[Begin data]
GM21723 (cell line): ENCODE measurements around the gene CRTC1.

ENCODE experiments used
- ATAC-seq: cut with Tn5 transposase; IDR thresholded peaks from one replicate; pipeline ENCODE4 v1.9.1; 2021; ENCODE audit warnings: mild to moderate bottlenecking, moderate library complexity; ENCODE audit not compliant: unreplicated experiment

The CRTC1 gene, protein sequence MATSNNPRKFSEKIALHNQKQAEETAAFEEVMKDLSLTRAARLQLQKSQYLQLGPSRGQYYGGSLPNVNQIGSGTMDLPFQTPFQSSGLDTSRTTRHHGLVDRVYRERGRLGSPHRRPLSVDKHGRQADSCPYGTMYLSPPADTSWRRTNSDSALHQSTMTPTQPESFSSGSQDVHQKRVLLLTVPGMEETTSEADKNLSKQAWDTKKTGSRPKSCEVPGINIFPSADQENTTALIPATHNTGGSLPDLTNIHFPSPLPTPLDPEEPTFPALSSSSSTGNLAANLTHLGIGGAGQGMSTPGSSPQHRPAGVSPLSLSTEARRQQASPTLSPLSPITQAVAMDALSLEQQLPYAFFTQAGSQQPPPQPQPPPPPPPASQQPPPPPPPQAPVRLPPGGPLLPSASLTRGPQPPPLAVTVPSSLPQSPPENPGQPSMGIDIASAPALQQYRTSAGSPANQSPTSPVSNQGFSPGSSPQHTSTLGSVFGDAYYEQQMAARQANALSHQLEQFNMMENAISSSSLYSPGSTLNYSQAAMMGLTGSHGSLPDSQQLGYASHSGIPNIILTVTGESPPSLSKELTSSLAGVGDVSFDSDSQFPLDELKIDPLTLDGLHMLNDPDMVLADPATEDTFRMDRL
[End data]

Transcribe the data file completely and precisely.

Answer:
GM21723 (cell line): ENCODE measurements around the gene CRTC1.

ENCODE experiments used
- ATAC-seq: cut with Tn5 transposase; IDR thresholded peaks from one replicate; pipeline ENCODE4 v1.9.1; 2021; ENCODE audit warnings: mild to moderate bottlenecking, moderate library complexity; ENCODE audit not compliant: unreplicated experiment

The CRTC1 gene, protein sequence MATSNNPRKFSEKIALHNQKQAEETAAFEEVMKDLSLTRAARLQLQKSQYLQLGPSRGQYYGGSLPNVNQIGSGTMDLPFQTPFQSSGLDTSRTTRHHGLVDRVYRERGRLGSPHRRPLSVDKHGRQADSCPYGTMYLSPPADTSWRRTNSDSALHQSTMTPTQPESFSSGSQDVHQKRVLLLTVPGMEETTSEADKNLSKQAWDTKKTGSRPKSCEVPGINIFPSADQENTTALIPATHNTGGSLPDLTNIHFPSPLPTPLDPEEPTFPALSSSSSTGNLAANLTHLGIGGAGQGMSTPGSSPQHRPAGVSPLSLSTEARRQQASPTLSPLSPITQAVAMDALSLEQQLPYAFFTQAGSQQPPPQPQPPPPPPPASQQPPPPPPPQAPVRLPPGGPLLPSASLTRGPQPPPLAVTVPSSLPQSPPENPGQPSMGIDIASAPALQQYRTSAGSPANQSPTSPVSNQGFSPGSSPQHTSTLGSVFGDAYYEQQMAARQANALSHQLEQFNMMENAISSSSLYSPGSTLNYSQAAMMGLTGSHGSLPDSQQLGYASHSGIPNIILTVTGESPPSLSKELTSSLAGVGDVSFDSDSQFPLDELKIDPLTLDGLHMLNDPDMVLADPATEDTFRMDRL